In its 5th year, NSR’s first to market In-Orbit Services: Satellite Servicing, ADR, and SSA, 5th Edition (IoSM5) forecasts $14.3 Billion in IoSM revenue, driven by Life Extension, generating $4.7 Billion through 2031. As the race to launch Non-GEO Satellite Constellation grows, thousands of satellites are set to launch through the coming decade growing demand for IoS.
Over the next decade, NSR’s IoSM5 anticipates growth for all In-Orbit Service applications. The Space Situational Awareness (SSA) market, guided by the need to track assets, is expected to grow fast, and reach a $3.7 Billon opportunity. And Active Debris Removal will be the fastest-growing area, at 38% CAGR, driven by innovative technology and increasing demand for maintaining secure & sustainable orbits for satellite constellations.
However, while the addressable market is large, with current low technology readiness and most IoS missions slated for mid to long-term launch dates, a slow start is expected for this market. This timing uncertainty means service providers are still trying to find their pace.
“As most sector technologies develop in silos, all applications under the In-Orbit Services umbrella are experiencing deployment challenges,” notes report Co-author Hussain Bokhari. “Growing innovation throughout the market reflects positively on Governments’ support for IoS; however, the challenge remains – ‘How do we effectively commercialize and address market and technology problems to establish a robust, and long-term low- cost solution’.”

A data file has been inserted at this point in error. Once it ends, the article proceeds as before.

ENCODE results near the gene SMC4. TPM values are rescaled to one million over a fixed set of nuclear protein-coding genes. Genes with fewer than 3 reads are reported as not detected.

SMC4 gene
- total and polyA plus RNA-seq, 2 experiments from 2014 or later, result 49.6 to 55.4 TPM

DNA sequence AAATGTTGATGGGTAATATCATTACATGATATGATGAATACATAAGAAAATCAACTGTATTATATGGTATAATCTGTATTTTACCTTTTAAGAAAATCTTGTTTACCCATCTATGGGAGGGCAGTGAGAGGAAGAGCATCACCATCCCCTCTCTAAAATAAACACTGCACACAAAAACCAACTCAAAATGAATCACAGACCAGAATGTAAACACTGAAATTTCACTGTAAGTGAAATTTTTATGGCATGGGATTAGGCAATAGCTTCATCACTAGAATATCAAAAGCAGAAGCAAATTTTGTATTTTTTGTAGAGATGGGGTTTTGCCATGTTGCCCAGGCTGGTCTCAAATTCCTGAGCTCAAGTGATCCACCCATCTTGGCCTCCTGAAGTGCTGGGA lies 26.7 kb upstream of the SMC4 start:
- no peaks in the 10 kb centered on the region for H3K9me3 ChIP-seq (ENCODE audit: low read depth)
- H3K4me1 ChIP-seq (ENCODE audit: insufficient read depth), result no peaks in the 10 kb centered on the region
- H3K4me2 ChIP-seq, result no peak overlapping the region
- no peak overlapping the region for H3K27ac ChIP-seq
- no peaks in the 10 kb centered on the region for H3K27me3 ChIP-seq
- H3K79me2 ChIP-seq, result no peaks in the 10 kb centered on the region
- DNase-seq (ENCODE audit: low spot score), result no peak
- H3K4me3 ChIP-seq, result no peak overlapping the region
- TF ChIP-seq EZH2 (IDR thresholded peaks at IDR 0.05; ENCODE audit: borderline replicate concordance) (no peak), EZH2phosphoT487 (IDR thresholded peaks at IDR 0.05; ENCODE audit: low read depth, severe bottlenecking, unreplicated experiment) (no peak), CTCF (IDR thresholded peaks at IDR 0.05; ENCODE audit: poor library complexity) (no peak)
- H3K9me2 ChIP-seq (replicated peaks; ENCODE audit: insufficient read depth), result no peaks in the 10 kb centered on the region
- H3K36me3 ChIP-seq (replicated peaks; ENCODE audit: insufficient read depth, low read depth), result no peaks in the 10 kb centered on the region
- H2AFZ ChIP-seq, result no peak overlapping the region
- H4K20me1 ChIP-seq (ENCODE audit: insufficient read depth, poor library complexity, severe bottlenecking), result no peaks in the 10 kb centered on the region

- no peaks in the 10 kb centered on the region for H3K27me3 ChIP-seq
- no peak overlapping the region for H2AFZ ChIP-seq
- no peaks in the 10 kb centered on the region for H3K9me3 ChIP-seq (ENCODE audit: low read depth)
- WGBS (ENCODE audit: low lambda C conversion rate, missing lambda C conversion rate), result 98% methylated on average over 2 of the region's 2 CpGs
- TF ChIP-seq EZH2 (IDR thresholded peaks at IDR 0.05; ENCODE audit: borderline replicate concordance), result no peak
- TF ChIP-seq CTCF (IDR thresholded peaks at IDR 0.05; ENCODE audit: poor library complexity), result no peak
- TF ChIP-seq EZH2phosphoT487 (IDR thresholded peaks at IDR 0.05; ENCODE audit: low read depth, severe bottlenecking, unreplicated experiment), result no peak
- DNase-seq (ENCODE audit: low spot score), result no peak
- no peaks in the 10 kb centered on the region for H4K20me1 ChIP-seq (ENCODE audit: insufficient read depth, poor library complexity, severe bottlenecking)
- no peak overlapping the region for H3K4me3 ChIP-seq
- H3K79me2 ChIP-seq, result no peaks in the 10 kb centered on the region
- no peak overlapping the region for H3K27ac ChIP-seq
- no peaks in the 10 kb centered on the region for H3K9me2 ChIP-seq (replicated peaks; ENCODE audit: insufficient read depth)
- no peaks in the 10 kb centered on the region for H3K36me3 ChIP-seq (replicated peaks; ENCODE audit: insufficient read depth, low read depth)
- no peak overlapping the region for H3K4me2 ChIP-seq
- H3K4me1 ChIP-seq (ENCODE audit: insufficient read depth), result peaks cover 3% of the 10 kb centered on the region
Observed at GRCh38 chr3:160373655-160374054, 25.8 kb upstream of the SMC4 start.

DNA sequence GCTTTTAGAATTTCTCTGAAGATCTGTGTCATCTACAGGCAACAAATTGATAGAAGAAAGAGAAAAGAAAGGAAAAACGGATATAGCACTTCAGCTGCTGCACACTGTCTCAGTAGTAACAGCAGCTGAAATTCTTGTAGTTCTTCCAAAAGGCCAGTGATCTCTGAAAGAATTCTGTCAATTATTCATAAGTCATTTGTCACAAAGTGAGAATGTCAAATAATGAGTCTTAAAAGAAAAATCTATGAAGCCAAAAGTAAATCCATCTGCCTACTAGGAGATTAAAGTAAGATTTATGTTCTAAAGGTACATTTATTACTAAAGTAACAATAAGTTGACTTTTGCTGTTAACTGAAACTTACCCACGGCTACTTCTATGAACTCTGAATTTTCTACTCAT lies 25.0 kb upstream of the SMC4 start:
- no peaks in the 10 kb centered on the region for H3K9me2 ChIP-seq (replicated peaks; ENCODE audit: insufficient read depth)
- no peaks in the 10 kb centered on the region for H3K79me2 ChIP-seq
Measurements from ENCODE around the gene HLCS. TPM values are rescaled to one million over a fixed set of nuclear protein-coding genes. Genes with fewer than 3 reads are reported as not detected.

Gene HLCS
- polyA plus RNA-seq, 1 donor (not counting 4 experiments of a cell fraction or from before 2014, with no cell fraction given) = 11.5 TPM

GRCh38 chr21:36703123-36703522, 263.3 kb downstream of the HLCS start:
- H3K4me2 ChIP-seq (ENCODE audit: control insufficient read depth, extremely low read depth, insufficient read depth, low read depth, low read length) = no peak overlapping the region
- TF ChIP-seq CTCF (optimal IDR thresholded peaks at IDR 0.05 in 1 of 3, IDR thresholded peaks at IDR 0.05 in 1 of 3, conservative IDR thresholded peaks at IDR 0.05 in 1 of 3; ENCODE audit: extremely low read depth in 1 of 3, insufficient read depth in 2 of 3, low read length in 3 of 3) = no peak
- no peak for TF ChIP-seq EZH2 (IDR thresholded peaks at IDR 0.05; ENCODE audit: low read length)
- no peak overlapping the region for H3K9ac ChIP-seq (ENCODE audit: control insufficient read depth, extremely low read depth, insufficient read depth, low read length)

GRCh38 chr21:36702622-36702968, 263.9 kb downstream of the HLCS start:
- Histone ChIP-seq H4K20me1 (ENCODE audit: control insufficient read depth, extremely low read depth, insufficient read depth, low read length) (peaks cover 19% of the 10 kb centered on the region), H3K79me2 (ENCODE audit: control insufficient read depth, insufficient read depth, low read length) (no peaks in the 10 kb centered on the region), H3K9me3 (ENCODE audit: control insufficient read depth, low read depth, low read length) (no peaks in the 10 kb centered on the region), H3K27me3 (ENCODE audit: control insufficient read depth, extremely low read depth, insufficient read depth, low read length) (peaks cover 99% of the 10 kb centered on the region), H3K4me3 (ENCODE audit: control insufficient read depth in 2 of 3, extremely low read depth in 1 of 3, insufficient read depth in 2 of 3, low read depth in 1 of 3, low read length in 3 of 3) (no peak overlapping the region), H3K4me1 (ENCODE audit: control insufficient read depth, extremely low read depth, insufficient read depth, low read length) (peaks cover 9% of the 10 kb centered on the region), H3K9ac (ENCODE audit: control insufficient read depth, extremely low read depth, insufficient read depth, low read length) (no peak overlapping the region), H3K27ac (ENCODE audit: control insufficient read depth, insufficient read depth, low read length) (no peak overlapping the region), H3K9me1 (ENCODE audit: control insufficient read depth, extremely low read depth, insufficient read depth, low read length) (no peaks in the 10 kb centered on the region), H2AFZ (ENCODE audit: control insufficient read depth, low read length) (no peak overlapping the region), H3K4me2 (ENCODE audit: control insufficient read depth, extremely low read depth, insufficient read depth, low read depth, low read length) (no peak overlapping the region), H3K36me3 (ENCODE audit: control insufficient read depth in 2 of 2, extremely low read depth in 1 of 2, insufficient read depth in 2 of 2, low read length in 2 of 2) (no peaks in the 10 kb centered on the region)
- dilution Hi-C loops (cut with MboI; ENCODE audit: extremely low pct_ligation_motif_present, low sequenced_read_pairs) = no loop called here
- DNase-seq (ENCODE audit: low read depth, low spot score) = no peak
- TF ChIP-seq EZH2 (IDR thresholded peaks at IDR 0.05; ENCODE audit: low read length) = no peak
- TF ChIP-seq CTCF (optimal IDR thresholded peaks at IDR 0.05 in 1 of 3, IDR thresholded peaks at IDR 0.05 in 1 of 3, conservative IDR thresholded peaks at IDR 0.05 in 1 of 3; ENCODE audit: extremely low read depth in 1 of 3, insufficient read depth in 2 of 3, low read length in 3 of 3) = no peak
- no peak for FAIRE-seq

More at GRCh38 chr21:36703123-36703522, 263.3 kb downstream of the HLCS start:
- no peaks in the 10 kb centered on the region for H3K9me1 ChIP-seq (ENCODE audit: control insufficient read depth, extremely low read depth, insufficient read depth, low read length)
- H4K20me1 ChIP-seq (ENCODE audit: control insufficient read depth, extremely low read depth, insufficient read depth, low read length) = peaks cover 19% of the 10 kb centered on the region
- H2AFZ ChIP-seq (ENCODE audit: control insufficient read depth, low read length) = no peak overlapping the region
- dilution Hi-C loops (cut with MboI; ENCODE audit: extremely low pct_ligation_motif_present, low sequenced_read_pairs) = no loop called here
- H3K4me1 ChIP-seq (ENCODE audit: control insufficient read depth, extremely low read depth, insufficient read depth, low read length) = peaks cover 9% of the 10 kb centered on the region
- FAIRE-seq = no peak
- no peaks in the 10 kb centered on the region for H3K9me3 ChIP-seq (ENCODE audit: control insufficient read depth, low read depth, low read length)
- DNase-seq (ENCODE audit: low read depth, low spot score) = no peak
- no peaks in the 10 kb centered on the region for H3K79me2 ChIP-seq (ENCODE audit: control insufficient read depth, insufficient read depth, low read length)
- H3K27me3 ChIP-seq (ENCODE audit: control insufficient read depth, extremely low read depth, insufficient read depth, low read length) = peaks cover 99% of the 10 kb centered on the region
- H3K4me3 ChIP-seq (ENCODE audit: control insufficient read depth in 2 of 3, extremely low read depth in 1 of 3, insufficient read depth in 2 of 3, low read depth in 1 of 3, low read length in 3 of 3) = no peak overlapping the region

Demand for flexibility drives development, but technology demonstrations currently dominate the market. As technology, policy, and demand further develop, IoS, ADR, and SSA will become key components in all satellite operator strategy.
“NSR identified tens of thousands of satellites that could benefit from in-orbit services, but market demand will only reach 4,000 satellites over the next decade,” states report Co-author Dallas Kasaboski. “This disconnect, amidst more recent announcements for many more constellations, demonstrate concern over orbital sustainability, and will be key for IoS adoption in the next decade.”
Companies Mentioned in NSR’s IoSM5
Airbus, AGI, Altius Space Machines, Astroscale, Atomos Space, AXA XL, Boeing, Centre Nationale d’Études Spatiales (CNES), Chandah Space Technologies, Corporation Numerica, Cognitive Space, Clearspace, CisLunar Industries, DARPA, Digantara, DLR, D-Orbit SpA, European Space Agency (ESA), Exoanalytic Solutions, Exotrail, Exolaunch, Firefly Aerospace, Honeybee Robotics Spacecraft Mechanisms Corporation, High Earth Orbit Robotics, Infinite Orbits, Intelsat, JAXA, Kratos Defense & Security Solutions, Kayhan Space, Launcher, L3 Applied Defense Solutions, LeoLabs, Lockheed Martin, Launcher, MDA, Momentus Space, Maxar Technologies, NASA, Northrop Grumman, Northstar Earth & Space, National Geospatial-Intelligence Agency, Olis Robotics, OneWeb, Orbit Fab, Okapi, Orbital Insight, Parsons, Polaris Alpha, porkchop AB, Privateer Inc., Redwire Inc., Relativity, Rocket Factory Ausburg, Rhea Space Activity, Surrey Satellite Technologies Limited, SES, Slingshot Aerospace, Space Machines Company, SpaceForge, Space Development Agency (SDA), Space Logistics, Space Forge, Starship Space, Skyroot Aerospace, SKY Perfect JSAT, Skyrora, Telespazio, Telenor, Tethers Unlimited, Thales Alenia Space, U.S. Air Force Research Lab, U.S. Space Force, UKSA, Varda Space Industries, Vision Engineering Solutions, and Xplore Inc.
Source: NSR Press release